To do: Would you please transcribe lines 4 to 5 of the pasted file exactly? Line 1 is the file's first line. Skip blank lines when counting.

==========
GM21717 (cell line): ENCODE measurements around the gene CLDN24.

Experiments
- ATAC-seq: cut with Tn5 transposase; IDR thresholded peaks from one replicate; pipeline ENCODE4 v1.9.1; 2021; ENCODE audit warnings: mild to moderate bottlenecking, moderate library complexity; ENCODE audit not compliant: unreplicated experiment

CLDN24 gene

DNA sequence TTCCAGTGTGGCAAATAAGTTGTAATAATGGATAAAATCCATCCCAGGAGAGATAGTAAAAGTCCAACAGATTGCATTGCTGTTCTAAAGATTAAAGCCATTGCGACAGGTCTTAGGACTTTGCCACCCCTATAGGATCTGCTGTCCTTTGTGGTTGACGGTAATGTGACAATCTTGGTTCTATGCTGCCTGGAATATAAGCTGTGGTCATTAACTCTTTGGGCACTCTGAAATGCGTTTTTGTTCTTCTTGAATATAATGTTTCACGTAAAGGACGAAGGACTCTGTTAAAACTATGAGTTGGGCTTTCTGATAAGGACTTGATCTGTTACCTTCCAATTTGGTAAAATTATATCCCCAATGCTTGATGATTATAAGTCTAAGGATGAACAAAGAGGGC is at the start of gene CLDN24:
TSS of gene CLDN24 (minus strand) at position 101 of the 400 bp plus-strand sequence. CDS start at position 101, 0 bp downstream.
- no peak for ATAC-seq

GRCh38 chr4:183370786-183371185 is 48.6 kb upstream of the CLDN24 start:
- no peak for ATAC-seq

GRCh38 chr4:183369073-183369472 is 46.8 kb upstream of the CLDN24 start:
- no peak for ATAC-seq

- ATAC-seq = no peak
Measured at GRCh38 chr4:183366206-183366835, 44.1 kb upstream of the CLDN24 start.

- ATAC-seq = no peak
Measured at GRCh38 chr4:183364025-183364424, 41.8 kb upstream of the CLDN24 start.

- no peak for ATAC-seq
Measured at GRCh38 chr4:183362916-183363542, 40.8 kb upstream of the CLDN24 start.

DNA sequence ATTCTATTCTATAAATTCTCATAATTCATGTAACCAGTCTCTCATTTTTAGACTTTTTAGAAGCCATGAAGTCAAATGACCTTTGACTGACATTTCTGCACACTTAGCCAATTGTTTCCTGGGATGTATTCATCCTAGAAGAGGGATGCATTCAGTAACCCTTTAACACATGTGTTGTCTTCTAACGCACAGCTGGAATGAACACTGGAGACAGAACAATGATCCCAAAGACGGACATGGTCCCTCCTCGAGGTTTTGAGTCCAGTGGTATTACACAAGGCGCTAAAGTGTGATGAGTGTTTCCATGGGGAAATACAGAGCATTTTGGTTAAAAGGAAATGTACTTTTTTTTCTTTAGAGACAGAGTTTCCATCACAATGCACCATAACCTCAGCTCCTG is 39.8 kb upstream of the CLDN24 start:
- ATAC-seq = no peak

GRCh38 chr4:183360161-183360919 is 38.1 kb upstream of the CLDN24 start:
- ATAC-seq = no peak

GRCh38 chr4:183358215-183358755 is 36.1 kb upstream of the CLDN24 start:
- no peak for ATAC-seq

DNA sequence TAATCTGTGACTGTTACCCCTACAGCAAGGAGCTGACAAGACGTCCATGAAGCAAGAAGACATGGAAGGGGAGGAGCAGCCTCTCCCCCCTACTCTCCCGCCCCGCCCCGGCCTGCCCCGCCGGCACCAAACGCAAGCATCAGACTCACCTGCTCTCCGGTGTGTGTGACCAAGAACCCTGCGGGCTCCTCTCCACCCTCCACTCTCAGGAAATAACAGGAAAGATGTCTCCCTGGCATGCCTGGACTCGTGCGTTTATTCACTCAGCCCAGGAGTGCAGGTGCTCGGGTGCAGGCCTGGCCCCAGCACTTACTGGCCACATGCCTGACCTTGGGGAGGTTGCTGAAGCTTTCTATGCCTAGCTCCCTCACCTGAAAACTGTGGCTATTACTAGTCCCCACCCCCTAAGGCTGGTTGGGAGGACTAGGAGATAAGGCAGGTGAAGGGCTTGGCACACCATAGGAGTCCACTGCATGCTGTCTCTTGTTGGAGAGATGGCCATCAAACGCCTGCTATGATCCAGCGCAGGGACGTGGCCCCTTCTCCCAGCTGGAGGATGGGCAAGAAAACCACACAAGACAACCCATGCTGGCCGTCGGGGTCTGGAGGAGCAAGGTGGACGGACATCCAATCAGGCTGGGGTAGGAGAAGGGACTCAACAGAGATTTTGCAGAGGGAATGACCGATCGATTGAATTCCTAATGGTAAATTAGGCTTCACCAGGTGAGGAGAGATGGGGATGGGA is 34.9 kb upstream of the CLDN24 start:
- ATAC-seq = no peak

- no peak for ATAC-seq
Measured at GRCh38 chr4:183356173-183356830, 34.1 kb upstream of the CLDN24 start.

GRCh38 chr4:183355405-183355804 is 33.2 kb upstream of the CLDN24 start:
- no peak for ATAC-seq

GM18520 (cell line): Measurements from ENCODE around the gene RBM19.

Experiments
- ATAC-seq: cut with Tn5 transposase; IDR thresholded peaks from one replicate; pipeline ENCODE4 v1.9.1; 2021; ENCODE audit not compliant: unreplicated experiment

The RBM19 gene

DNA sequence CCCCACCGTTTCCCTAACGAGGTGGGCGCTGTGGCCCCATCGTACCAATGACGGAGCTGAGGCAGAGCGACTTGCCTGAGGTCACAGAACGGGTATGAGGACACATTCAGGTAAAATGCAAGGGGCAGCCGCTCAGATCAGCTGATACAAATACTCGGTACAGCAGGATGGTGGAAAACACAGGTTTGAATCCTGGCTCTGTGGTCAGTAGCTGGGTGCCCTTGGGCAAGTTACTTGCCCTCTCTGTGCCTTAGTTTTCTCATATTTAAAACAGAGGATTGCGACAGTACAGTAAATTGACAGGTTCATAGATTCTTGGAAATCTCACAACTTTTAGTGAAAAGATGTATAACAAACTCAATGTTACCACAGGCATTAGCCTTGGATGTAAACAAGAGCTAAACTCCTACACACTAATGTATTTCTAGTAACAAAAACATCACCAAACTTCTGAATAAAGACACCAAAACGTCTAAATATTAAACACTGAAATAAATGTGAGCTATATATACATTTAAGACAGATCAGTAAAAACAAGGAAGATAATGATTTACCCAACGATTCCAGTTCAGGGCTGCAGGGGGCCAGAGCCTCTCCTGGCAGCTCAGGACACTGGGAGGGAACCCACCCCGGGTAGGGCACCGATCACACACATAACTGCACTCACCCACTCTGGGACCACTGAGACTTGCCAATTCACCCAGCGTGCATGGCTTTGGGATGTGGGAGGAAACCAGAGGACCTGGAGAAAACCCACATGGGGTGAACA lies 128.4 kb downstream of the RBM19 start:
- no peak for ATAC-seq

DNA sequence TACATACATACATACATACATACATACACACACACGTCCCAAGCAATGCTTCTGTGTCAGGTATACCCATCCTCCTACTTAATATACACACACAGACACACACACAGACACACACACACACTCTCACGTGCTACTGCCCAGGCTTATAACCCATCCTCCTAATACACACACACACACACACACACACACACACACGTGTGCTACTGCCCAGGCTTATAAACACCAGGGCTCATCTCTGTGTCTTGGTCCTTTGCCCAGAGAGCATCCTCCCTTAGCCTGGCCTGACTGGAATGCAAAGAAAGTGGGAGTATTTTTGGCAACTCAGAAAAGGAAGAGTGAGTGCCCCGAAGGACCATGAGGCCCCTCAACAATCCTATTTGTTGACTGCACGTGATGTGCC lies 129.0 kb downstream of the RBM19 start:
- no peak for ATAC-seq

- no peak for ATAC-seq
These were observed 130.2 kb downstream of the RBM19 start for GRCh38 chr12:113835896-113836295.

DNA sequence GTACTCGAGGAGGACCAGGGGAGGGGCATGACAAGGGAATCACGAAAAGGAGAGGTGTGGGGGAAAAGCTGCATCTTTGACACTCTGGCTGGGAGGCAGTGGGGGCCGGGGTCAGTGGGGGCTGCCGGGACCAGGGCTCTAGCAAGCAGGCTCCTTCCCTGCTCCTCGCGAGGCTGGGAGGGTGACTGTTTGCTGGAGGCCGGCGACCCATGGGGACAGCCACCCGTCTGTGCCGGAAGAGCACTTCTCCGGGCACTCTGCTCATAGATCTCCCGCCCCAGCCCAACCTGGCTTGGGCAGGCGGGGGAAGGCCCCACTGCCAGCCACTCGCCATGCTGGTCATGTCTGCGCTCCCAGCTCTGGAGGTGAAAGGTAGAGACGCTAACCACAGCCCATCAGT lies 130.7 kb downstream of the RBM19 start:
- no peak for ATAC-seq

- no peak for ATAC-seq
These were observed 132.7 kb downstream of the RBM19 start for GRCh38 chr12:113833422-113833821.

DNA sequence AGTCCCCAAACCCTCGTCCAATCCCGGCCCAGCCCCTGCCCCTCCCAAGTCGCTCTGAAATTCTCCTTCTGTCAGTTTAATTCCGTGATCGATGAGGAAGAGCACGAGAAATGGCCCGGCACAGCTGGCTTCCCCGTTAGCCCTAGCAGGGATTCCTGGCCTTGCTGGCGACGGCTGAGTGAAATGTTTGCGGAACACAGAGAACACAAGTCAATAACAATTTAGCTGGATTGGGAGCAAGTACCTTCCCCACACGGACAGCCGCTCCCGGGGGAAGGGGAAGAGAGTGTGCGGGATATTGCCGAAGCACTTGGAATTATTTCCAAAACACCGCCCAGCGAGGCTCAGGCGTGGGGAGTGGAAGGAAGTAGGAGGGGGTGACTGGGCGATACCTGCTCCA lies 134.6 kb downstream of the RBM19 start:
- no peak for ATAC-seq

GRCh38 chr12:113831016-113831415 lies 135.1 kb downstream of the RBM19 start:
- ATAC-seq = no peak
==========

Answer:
CLDN24 gene

DNA sequence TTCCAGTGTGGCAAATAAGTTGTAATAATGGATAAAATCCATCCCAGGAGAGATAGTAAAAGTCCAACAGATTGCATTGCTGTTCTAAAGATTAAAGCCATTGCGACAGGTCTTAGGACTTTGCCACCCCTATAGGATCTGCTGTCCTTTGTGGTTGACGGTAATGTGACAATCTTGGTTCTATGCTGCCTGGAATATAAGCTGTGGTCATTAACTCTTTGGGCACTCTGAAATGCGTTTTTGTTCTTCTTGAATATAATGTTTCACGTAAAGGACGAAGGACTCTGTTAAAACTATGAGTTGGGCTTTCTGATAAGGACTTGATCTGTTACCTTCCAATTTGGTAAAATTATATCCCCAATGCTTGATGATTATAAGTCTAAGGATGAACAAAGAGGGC is at the start of gene CLDN24: